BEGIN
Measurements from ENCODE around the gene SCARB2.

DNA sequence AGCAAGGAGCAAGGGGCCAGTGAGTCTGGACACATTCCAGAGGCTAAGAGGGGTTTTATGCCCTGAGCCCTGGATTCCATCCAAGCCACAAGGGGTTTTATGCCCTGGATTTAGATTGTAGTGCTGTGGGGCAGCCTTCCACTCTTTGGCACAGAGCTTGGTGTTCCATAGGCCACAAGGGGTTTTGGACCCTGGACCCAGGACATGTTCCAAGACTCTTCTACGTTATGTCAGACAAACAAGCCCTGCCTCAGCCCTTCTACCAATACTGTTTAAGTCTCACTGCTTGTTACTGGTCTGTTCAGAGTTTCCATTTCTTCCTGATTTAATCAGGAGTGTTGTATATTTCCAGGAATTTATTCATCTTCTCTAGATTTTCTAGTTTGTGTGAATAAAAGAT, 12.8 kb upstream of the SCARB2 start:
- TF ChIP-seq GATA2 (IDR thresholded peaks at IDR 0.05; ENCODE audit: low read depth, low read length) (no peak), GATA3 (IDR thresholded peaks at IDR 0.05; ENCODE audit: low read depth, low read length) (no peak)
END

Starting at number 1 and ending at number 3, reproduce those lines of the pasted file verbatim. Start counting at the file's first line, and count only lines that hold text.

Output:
Measurements from ENCODE around the gene SCARB2.

DNA sequence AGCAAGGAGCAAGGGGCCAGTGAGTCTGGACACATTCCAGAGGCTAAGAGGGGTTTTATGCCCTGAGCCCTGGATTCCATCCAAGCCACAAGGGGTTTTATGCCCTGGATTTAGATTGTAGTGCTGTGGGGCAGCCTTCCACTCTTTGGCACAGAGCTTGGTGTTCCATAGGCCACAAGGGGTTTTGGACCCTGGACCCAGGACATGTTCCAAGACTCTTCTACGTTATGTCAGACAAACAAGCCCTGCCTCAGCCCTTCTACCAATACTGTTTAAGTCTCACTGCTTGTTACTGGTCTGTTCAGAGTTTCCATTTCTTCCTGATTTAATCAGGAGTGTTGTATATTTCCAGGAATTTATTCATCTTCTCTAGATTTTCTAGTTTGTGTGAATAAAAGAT, 12.8 kb upstream of the SCARB2 start:
- TF ChIP-seq GATA2 (IDR thresholded peaks at IDR 0.05; ENCODE audit: low read depth, low read length) (no peak), GATA3 (IDR thresholded peaks at IDR 0.05; ENCODE audit: low read depth, low read length) (no peak)